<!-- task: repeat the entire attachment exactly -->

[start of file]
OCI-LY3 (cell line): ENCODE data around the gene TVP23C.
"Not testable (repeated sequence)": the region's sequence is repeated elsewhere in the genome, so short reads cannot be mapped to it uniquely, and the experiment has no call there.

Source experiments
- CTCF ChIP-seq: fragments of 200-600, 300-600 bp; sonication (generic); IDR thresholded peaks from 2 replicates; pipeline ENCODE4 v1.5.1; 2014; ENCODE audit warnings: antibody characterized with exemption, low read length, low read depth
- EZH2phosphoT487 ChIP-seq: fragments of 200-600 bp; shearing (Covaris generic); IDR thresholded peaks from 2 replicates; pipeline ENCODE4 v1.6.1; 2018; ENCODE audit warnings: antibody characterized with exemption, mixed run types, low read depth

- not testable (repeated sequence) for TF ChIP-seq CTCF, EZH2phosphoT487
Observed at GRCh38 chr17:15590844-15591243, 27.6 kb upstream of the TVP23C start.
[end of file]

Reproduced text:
OCI-LY3 (cell line): ENCODE data around the gene TVP23C.
"Not testable (repeated sequence)": the region's sequence is repeated elsewhere in the genome, so short reads cannot be mapped to it uniquely, and the experiment has no call there.

Source experiments
- CTCF ChIP-seq: fragments of 200-600, 300-600 bp; sonication (generic); IDR thresholded peaks from 2 replicates; pipeline ENCODE4 v1.5.1; 2014; ENCODE audit warnings: antibody characterized with exemption, low read length, low read depth
- EZH2phosphoT487 ChIP-seq: fragments of 200-600 bp; shearing (Covaris generic); IDR thresholded peaks from 2 replicates; pipeline ENCODE4 v1.6.1; 2018; ENCODE audit warnings: antibody characterized with exemption, mixed run types, low read depth

- not testable (repeated sequence) for TF ChIP-seq CTCF, EZH2phosphoT487
Observed at GRCh38 chr17:15590844-15591243, 27.6 kb upstream of the TVP23C start.